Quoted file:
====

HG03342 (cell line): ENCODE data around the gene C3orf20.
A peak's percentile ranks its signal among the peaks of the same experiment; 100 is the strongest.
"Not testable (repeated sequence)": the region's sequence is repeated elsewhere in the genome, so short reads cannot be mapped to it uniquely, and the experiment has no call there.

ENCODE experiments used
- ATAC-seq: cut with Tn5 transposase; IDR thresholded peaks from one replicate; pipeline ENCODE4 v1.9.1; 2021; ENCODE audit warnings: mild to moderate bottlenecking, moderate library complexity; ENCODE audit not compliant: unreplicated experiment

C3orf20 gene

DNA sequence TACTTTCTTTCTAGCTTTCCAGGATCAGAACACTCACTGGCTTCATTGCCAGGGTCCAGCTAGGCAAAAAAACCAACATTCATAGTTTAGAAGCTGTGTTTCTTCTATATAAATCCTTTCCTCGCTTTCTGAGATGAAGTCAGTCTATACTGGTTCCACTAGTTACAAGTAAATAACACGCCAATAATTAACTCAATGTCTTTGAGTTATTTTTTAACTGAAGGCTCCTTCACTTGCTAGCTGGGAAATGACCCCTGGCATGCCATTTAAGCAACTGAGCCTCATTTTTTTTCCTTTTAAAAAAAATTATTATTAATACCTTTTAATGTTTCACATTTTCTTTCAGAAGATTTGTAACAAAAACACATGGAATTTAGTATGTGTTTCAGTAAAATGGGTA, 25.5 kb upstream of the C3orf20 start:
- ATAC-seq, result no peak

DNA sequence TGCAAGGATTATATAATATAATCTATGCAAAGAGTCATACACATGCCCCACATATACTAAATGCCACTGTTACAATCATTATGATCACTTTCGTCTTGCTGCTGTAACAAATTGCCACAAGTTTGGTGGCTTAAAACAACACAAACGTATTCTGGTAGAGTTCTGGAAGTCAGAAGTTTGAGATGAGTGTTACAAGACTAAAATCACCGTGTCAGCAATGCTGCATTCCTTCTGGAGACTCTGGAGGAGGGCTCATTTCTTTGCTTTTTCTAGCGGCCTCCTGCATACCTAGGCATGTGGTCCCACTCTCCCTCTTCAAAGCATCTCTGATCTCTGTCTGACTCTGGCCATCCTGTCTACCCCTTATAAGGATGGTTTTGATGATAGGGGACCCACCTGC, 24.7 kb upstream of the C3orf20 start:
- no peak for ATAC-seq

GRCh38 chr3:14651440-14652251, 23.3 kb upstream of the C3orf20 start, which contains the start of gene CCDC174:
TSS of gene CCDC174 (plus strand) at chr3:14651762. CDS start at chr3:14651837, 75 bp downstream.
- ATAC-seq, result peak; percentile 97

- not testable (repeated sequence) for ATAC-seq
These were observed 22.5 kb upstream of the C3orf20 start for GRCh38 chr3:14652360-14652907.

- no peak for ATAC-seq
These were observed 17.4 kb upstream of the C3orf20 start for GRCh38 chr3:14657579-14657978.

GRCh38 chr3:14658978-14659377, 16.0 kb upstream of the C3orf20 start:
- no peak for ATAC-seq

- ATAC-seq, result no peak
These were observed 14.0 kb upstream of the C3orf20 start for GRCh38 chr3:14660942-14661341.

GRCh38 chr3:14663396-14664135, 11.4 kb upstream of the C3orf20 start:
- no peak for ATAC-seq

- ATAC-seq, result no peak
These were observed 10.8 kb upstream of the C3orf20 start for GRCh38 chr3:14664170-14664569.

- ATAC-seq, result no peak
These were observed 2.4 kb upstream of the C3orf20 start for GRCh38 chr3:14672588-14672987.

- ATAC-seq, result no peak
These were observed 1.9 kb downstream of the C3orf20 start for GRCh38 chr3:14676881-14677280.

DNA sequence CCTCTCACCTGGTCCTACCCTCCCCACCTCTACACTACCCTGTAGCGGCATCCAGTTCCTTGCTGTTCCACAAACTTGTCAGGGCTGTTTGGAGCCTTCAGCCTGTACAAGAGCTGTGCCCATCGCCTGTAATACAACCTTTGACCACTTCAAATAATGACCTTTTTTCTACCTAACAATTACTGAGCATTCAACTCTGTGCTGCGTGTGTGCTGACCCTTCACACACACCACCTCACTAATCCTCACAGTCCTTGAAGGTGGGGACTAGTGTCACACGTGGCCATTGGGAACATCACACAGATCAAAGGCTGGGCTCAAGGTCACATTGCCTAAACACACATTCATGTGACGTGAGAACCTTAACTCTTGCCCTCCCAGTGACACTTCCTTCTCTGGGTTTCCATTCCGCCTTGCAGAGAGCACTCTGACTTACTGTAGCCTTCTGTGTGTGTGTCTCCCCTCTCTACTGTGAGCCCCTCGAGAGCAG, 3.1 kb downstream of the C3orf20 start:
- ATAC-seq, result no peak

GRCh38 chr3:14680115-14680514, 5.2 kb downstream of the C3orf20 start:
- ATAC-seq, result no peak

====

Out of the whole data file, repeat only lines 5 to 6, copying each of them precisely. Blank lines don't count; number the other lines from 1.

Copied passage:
- ATAC-seq: cut with Tn5 transposase; IDR thresholded peaks from one replicate; pipeline ENCODE4 v1.9.1; 2021; ENCODE audit warnings: mild to moderate bottlenecking, moderate library complexity; ENCODE audit not compliant: unreplicated experiment

C3orf20 gene